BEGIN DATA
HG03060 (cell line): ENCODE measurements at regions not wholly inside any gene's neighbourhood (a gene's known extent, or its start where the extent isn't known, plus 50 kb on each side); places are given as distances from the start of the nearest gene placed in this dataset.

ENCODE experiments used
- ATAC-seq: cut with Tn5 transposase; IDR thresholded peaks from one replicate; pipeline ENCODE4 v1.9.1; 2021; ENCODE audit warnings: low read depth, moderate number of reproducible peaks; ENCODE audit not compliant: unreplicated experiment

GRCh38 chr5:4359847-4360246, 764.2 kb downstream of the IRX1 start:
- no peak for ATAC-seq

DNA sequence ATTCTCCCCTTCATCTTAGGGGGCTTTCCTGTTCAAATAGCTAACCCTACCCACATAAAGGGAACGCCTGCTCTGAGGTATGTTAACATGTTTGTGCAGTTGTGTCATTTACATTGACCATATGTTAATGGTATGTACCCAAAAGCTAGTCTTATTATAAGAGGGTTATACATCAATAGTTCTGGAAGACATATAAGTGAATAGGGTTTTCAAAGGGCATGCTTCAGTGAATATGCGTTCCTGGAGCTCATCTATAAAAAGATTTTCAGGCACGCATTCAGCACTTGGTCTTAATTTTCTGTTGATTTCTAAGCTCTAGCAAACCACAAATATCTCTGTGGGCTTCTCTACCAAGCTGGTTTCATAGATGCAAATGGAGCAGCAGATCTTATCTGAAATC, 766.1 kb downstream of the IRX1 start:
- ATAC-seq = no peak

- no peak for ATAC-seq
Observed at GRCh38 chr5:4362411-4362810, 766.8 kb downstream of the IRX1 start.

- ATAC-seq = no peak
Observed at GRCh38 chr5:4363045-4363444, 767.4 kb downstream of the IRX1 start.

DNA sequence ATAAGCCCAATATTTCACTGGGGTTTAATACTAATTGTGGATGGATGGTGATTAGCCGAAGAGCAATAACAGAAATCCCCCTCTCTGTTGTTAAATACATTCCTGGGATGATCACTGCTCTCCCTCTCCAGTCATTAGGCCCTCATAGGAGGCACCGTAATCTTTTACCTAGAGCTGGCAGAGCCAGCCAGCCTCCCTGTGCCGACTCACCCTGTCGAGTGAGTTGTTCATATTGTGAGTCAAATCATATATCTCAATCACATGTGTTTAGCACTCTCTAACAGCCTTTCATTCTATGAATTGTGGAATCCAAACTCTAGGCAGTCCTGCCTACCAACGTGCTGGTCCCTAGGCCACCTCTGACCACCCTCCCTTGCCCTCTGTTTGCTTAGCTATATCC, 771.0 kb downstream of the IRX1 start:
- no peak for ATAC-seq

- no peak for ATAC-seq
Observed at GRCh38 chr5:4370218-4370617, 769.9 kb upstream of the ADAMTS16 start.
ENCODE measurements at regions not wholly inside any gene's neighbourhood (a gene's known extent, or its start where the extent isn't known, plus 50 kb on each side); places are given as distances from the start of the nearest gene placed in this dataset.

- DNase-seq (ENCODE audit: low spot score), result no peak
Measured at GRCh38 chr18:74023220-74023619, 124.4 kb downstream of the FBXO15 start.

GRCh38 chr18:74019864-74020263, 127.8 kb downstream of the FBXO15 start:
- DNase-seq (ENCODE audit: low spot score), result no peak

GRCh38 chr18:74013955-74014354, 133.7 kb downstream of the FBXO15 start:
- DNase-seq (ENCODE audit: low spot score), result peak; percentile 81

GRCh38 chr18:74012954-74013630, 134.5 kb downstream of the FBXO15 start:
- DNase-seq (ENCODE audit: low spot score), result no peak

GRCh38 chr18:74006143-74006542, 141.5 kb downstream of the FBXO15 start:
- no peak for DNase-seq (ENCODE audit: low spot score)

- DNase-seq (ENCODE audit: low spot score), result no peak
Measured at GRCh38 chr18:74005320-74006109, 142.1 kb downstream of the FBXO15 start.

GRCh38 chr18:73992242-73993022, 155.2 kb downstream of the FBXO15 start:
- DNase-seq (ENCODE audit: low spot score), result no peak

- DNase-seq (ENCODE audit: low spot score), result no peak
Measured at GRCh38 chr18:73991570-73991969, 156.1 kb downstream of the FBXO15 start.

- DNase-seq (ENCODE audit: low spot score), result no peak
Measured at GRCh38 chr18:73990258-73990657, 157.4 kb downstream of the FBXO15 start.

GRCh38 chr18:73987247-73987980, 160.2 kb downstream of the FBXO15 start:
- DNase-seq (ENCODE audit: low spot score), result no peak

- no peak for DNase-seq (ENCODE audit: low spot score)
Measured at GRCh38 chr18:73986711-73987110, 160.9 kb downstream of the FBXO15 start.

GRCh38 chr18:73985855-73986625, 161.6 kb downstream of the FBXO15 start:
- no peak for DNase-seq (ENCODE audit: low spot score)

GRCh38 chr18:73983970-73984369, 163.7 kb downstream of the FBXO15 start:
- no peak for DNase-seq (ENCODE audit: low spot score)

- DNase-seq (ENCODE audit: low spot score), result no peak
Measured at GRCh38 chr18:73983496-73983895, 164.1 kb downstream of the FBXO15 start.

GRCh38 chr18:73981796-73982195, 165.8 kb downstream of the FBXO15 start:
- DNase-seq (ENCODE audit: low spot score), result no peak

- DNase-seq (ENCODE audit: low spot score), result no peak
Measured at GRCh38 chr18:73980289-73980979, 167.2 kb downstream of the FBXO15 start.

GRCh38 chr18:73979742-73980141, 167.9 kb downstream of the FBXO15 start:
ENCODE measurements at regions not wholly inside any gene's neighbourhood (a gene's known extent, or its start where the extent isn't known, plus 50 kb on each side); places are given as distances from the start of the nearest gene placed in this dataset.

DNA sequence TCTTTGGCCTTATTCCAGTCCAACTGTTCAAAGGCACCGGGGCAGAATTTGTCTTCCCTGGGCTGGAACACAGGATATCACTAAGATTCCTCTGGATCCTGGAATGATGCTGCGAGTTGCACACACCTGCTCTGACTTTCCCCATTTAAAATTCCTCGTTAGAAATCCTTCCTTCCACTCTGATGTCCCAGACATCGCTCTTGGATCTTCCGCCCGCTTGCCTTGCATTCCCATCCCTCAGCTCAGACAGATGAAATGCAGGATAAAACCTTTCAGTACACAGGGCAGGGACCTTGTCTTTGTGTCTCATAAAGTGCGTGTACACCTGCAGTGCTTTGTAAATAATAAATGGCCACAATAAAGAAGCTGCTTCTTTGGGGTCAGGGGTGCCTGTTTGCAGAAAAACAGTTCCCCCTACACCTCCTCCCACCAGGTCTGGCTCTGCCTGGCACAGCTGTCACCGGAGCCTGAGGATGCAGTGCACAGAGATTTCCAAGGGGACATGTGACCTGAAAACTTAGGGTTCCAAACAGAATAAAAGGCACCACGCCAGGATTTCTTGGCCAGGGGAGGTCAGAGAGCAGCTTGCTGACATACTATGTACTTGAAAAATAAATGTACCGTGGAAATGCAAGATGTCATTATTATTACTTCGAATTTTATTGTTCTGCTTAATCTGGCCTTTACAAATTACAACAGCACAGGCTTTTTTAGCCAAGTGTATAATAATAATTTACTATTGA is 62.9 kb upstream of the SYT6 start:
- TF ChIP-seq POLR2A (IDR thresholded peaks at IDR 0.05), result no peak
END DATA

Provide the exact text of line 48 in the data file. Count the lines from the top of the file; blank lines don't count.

Measured at GRCh38 chr18:73980289-73980979, 167.2 kb downstream of the FBXO15 start.